In recent years there has been a boom in the number of companies offering services to evaluate and rate companies’ performance on environmental, social and governance (ESG) factors. However, without regulation this market has become increasingly confusing and almost counterproductive, as we have demonstrated in past publications.
It is therefore welcomed that relevant UK authorities are considering a future regulatory regime to address this situation. On 30 June 2023, IEEFA submitted its response to the HM Treasury Consultation on Future Regulatory Regime for ESG Ratings Providers. Further to our publications, IEEFA’s submission provides our recommendations to the UK authorities on how regulatory intervention could address shortcomings in the ESG ratings industry.
IEEFA will continue to closely monitor related regulatory developments, including but not limited to: The industry working group’s draft voluntary code of conduct, the EU ESG ratings regulation proposed by the European Commission and those proposed or established in other major financial markets, including Japan and Singapore.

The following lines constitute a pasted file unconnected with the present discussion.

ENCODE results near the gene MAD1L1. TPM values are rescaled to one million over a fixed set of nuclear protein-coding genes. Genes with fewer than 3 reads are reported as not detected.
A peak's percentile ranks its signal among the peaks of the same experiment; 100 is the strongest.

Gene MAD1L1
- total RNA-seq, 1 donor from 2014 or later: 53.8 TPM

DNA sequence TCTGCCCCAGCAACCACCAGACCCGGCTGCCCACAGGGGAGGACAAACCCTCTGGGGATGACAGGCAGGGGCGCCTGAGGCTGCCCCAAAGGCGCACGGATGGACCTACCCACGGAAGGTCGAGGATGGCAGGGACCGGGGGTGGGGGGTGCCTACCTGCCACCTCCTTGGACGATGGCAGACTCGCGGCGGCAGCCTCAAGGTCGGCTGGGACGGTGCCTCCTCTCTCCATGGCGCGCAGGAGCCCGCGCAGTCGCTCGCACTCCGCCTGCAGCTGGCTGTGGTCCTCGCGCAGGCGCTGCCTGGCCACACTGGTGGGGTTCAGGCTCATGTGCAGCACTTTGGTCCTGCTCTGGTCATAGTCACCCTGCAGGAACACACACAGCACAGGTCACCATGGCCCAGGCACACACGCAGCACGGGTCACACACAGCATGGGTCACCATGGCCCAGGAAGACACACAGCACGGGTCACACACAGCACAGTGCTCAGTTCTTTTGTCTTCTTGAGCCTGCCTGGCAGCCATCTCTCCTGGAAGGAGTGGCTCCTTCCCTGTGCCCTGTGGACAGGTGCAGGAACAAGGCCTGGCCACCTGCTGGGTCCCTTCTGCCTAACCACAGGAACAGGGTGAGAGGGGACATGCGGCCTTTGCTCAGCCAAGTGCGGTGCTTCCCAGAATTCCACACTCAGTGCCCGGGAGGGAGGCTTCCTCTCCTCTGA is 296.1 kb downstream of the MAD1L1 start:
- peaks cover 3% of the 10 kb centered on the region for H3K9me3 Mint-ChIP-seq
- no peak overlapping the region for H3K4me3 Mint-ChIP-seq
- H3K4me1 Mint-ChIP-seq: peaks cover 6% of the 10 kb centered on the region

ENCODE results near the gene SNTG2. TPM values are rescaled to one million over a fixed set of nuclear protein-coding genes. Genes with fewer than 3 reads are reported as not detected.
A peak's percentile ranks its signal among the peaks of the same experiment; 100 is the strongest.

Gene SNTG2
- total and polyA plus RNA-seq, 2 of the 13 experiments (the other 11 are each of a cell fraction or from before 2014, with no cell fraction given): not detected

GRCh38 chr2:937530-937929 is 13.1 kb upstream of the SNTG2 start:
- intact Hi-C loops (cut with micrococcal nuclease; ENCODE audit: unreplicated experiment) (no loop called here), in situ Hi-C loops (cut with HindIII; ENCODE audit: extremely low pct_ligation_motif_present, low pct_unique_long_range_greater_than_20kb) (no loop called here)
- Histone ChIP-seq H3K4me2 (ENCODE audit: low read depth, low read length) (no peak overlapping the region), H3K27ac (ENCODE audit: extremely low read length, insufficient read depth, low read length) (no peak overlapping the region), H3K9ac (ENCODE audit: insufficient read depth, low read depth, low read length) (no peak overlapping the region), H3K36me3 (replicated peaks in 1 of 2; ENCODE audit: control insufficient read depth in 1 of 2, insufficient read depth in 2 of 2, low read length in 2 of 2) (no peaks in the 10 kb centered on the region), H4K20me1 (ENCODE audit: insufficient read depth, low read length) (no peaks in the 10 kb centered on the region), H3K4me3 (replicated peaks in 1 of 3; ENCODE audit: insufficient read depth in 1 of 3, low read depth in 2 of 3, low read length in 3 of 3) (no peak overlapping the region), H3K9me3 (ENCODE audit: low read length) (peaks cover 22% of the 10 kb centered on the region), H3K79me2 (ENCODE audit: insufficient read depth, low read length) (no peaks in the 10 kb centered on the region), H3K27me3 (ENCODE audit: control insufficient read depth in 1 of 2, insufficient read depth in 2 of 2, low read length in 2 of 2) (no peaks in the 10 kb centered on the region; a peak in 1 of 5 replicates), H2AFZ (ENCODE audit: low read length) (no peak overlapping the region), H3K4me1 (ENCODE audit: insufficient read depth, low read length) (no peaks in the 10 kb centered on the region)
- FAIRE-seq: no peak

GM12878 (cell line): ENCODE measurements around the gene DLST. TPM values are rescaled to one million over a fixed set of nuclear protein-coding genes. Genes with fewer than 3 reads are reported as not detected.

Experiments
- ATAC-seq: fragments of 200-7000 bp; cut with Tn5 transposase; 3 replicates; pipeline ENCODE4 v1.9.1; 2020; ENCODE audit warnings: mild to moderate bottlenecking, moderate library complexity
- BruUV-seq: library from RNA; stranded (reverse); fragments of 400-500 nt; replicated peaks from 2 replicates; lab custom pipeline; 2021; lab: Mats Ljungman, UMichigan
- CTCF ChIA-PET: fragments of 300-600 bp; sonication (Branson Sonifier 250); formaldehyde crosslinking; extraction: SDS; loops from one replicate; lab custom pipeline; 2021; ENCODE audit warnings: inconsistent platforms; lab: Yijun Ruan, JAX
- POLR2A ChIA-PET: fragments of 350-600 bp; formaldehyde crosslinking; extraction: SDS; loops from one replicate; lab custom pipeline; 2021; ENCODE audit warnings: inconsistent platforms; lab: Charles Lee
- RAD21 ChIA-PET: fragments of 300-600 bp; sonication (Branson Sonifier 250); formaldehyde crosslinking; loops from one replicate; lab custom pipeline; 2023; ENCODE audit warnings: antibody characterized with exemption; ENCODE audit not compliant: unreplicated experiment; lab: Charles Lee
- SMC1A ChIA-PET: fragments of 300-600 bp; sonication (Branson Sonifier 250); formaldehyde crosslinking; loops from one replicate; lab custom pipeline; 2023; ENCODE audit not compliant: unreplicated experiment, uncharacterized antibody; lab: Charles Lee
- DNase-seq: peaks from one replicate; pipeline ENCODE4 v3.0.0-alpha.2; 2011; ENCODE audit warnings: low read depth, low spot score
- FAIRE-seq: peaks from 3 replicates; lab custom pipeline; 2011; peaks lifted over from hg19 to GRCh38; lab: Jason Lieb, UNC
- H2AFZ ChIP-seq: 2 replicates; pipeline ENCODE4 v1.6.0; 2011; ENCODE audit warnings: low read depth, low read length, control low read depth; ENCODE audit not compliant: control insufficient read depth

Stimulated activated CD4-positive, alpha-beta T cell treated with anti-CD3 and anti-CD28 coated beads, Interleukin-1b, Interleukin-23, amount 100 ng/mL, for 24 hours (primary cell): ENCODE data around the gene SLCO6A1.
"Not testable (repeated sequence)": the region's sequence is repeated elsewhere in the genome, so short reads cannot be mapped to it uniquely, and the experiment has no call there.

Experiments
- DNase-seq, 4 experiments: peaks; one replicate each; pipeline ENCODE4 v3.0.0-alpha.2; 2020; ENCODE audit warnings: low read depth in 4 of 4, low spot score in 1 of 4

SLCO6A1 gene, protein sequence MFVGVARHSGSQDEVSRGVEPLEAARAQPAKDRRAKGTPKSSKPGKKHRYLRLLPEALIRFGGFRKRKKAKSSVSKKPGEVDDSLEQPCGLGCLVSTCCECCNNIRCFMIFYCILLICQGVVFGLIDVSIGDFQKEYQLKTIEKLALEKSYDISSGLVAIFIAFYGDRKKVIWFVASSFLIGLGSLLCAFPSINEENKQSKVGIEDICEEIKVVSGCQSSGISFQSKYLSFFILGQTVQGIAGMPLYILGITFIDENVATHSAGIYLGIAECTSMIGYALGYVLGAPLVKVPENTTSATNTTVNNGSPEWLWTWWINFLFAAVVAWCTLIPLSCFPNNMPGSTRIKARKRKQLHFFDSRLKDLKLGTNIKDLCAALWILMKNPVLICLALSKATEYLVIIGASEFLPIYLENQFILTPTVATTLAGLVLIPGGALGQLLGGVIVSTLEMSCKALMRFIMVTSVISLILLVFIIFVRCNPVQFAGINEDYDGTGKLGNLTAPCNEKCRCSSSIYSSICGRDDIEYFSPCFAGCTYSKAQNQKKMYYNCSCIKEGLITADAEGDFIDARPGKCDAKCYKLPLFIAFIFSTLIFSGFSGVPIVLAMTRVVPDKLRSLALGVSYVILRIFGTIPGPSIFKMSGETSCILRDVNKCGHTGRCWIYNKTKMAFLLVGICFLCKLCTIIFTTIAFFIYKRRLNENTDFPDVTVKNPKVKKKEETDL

IEEFA recommends that the FCA be clearer in determining the scope of ESG ratings, to avoid confusion and loopholes in the market.
In IEEFA’s view, the proposed regime has not yet addressed the aspects of ESG ratings’ methodologies, governance and processes. Hence, IEEFA urges the Treasury to initiate the respective regulatory measures on those fronts as they are important to safeguard the creditability and usability of ESG ratings.
In determining the scope, IEEFA recommends that the FCA should:
- Seek to define what an ESG rating should reflect to enhance comparability, albeit there may be a diverse set of ESG rating-like products.
- Provide clear scope thresholds and description, including a definition of ‘minimally processed data’, to prevent products that are branded in other ways but contain ESG rating-like assessments or opinions from being left ‘out-of-scope’.
- Phase in a mandatory code of conduct for ESG data providers, given the reliance of ESG ratings on ESG data and the ongoing evolution and refinement of certain elements of ESG data (such as the calculation of Scope 3 emissions in different sectors).
- Revisit the exclusion of second-party opinions (SPO) and address the potentially higher conflict of interest concerns by ‘issuer-pays’ business models usually seen in SPO services.
- Set a minimum standard required for all rating providers, including smaller players, to level the playing field.
Furthermore, IEEFA sets out our recommendations to the FCA regarding methodologies, governance and processes based on our reports. For further information and detail, download the complete submission.